Acute pancreatitis is an inflammatory condition of the pancreas that manifests through local and systemic symptoms, which can vary greatly in severity.
It is one of the most common diseases of the gastrointestinal tract and is associated with a great physical, emotional, and financial burden.
The most common causes are gallstones and alcohol consumption, which represent about 95% of the cases. Other rare etiologies include hypertriglyceridemia, anatomical abnormalities of the pancreas, trauma, and others.
In the majority of cases, Acute Pancreatitis will present as a self-limiting, mild disease, with low morbidity. But in approximately 20% of patients, the disease is severe, characterized by pancreatic parenchymal and peripancreatic tissue necrosis.
Overall, the mortality rate associated with pancreatitis is about 27%.
The Atlanta Classification and Definition of Acute Pancreatitis
The first classification of pancreatitis, the Atlanta Classification of Acute Pancreatitis was published in 1992 with the goal of standardizing the definition of pancreatitis and its severity grading. Twenty years later, the Atlanta Classification was revised, and an update in the definition and classification of Acute Pancreatitis was proposed, considering the information acquired from studies and publications in between, with the goals of improving the clinical assessment of severity, enabling standardized reporting of data, and facilitating communication between peers.
It defines Acute Pancreatitis as a condition presenting with at least 2 of 3 criteria:
- Abdominal pain, typical of AP
- Laboratory findings – amylase and lipase values 3 times higher than the normal range
- Imaging findings
It also subdivides Acute Pancreatitis into two types – Edematous vs Necrotizing – and into three grade presentations – Mild, Moderately Severe and Severe.
Necrosis in acute pancreatitis can be parenchymal, peripancreatic or both. It usually evolves over several days and can be underestimated in early CT.
Patients with necrosis have increased morbidity and mortality rates, specially in the case of infection.
The natural history of necrosis is variable, from its state (solid or liquid) to its duration (persistent or auto-limited) and infection.
It can evolve to form collections, whose name depend on the time of evolution since the onset. Collections within the first 4 weeks are termed acute necrotic collections or ANC. Over 4 weeks, the collection becomes encapsulated and is termed walled-off necrosis or WON. These collections may contain fluid and/or solid necrosis.
Infected Pancreatic Necrosis
Diagnosis of infected necrosis relies mainly on clinical changes in the patient’s course of treatment. Signs and symptoms of shock or persistence of organ failure, despite adequate management, in a patient with local complications, may indicate it.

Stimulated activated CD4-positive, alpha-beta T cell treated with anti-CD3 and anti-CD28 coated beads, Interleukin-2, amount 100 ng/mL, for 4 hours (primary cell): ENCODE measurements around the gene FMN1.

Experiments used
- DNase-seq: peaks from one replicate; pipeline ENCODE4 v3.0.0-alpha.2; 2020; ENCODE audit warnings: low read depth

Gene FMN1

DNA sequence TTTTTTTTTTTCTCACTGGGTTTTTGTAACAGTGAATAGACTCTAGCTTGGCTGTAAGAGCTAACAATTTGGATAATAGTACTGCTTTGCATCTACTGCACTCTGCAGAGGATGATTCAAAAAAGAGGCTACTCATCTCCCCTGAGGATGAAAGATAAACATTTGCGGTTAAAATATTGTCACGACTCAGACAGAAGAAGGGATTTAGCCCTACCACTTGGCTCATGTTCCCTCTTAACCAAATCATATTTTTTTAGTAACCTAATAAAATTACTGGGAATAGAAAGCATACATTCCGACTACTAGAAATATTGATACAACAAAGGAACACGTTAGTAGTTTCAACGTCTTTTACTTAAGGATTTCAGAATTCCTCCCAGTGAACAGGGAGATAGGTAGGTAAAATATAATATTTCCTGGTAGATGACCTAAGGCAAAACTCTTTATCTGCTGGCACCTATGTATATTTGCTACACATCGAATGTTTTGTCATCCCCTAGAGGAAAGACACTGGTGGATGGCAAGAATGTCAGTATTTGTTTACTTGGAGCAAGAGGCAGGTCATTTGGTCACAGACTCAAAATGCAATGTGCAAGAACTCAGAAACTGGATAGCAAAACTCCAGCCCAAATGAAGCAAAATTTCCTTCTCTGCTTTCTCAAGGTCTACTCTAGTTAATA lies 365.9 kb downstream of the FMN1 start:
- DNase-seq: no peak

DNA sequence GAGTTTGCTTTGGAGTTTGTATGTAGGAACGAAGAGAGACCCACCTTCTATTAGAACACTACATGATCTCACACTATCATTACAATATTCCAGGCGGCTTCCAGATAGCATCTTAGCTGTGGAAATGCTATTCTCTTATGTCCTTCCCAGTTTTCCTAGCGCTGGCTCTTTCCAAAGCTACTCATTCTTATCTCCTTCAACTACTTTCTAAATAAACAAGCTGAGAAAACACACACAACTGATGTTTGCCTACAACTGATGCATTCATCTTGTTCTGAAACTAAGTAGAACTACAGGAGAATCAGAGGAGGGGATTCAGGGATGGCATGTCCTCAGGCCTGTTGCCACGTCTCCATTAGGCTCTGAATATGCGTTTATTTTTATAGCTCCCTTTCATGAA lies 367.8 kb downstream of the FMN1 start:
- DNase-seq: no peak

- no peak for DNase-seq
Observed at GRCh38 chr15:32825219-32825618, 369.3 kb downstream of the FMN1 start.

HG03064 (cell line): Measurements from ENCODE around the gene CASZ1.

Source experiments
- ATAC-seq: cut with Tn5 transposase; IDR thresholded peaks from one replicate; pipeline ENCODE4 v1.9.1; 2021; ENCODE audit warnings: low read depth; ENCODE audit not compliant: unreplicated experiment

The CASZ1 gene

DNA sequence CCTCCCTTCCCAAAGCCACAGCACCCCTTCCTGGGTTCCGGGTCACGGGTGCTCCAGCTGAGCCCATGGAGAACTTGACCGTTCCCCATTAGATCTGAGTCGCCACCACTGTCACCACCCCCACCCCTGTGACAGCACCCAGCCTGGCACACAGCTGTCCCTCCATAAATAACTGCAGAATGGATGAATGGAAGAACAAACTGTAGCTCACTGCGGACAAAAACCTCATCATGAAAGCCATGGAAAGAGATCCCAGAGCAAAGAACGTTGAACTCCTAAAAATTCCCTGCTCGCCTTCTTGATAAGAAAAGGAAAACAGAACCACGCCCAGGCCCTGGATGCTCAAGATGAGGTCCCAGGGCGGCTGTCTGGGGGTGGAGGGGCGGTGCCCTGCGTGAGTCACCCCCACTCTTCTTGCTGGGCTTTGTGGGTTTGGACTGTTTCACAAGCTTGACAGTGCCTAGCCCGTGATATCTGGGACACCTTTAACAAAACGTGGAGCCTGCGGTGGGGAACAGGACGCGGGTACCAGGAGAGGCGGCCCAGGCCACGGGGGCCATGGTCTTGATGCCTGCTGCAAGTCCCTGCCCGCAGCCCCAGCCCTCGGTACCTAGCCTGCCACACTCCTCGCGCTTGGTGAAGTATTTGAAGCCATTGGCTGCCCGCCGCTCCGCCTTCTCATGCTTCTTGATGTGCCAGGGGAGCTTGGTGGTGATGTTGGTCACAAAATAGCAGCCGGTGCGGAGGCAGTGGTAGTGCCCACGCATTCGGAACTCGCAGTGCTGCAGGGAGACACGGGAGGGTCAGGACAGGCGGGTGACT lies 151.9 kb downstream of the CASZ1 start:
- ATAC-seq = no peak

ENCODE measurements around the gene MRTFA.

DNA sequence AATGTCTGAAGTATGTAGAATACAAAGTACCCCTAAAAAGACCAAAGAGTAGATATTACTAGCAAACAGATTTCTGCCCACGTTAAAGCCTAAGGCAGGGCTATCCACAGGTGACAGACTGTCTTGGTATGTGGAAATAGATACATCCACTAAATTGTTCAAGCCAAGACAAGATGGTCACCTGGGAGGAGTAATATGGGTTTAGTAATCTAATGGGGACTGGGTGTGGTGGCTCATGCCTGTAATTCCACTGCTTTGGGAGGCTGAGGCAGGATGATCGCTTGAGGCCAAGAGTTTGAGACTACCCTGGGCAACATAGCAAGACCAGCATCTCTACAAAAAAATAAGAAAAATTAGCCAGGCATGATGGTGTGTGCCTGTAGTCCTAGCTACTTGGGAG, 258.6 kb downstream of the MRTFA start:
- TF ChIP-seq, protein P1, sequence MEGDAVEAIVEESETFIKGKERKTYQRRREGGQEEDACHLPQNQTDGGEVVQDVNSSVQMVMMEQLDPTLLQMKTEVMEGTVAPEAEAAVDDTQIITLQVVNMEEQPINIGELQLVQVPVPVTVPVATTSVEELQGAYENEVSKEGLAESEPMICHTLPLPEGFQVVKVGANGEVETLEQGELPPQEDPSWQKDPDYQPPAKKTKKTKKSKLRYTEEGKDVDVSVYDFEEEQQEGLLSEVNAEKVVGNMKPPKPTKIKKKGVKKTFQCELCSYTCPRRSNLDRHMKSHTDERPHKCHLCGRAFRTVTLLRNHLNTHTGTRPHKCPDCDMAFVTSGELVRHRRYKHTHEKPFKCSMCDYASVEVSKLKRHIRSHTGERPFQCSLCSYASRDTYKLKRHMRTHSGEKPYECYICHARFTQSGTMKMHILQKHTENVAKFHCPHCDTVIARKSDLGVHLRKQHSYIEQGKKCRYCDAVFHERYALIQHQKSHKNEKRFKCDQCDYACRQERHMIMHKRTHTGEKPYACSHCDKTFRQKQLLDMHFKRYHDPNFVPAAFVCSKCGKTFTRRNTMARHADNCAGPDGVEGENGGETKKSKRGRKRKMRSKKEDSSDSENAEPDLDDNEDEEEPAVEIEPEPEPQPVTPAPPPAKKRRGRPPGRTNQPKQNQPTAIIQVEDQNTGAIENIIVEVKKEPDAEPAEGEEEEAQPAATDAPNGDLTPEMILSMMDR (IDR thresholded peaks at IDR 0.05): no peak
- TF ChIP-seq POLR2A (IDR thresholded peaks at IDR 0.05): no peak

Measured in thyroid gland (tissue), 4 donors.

Nevertheless, radiologic imaging exams will help confirm diagnosis.
Of these, CECT is the most common and the standard choice. It is not usually required on admission, but only when diagnosis was not made clear by the history and laboratory findings. It is ideally performed after 72h. Features like the presence of gas and perfusion changes will help in the diagnosis. CT should be repeated as necessary to evaluate the evolution of pancreatic collections.
Acute necrotic collections, whether they are infected or not, should not be the object of intervention, unless overly symptomatic. Early intervention is associated with high rates of morbidity and mortality.
After 4 weeks, when the collection is encapsulated and becomes a walled-off necrosis, infection requires intervention, usually radiologic or endoscopic drainage.
The Step-Up Approach consists of minimal invasive treatment followed by a gradually more invasive procedure, if the previous treatment fails to resolve the problem.
The goal is to treat the infected necrotic collections with as less stress as possible.
This approach proved its superiority in the PANTER trial, which randomly assigned patients to open necrosectomy and to the step-up approach. Superiority was found in morbidity, new-onset organ failure and new-onset diabetes, and was revalidated with the long-term results published this year.
The first step of the approach consists in drainage, either percutaneous or endoscopic, followed, or not, by the second step – necrosectomy.
About 35% of patients experience resolution with antibiotics and drainage, and with no need for further intervention.
The approach can be surgical or endoscopic, depending on the technique used for the necrosectomy.